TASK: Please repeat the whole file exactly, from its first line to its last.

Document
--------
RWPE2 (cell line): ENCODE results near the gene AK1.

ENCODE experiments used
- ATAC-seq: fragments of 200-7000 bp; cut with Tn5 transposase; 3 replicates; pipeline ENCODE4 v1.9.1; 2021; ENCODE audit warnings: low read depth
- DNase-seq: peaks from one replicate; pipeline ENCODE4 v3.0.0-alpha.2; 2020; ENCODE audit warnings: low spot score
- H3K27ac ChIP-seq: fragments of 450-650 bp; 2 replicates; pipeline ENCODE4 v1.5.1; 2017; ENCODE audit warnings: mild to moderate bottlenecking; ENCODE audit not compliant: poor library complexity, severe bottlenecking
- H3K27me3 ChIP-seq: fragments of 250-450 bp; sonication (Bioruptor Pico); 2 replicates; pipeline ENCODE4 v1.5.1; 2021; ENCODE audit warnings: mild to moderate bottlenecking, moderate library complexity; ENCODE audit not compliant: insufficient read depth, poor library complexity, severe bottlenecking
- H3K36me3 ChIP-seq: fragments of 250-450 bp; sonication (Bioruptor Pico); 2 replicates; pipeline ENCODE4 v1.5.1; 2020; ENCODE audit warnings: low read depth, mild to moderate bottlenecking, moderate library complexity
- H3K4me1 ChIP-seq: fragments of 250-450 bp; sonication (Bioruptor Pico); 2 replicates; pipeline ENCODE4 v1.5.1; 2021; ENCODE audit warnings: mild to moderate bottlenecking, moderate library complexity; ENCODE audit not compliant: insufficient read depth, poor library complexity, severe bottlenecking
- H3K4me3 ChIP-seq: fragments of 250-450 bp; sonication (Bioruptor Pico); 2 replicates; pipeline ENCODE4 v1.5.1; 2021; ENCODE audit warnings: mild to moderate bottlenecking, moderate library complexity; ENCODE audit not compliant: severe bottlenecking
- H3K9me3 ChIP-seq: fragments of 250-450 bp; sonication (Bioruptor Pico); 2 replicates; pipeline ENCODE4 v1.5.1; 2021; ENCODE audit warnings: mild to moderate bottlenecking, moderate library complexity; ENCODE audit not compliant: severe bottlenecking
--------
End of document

RWPE2 (cell line): ENCODE results near the gene AK1.

ENCODE experiments used
- ATAC-seq: fragments of 200-7000 bp; cut with Tn5 transposase; 3 replicates; pipeline ENCODE4 v1.9.1; 2021; ENCODE audit warnings: low read depth
- DNase-seq: peaks from one replicate; pipeline ENCODE4 v3.0.0-alpha.2; 2020; ENCODE audit warnings: low spot score
- H3K27ac ChIP-seq: fragments of 450-650 bp; 2 replicates; pipeline ENCODE4 v1.5.1; 2017; ENCODE audit warnings: mild to moderate bottlenecking; ENCODE audit not compliant: poor library complexity, severe bottlenecking
- H3K27me3 ChIP-seq: fragments of 250-450 bp; sonication (Bioruptor Pico); 2 replicates; pipeline ENCODE4 v1.5.1; 2021; ENCODE audit warnings: mild to moderate bottlenecking, moderate library complexity; ENCODE audit not compliant: insufficient read depth, poor library complexity, severe bottlenecking
- H3K36me3 ChIP-seq: fragments of 250-450 bp; sonication (Bioruptor Pico); 2 replicates; pipeline ENCODE4 v1.5.1; 2020; ENCODE audit warnings: low read depth, mild to moderate bottlenecking, moderate library complexity
- H3K4me1 ChIP-seq: fragments of 250-450 bp; sonication (Bioruptor Pico); 2 replicates; pipeline ENCODE4 v1.5.1; 2021; ENCODE audit warnings: mild to moderate bottlenecking, moderate library complexity; ENCODE audit not compliant: insufficient read depth, poor library complexity, severe bottlenecking
- H3K4me3 ChIP-seq: fragments of 250-450 bp; sonication (Bioruptor Pico); 2 replicates; pipeline ENCODE4 v1.5.1; 2021; ENCODE audit warnings: mild to moderate bottlenecking, moderate library complexity; ENCODE audit not compliant: severe bottlenecking
- H3K9me3 ChIP-seq: fragments of 250-450 bp; sonication (Bioruptor Pico); 2 replicates; pipeline ENCODE4 v1.5.1; 2021; ENCODE audit warnings: mild to moderate bottlenecking, moderate library complexity; ENCODE audit not compliant: severe bottlenecking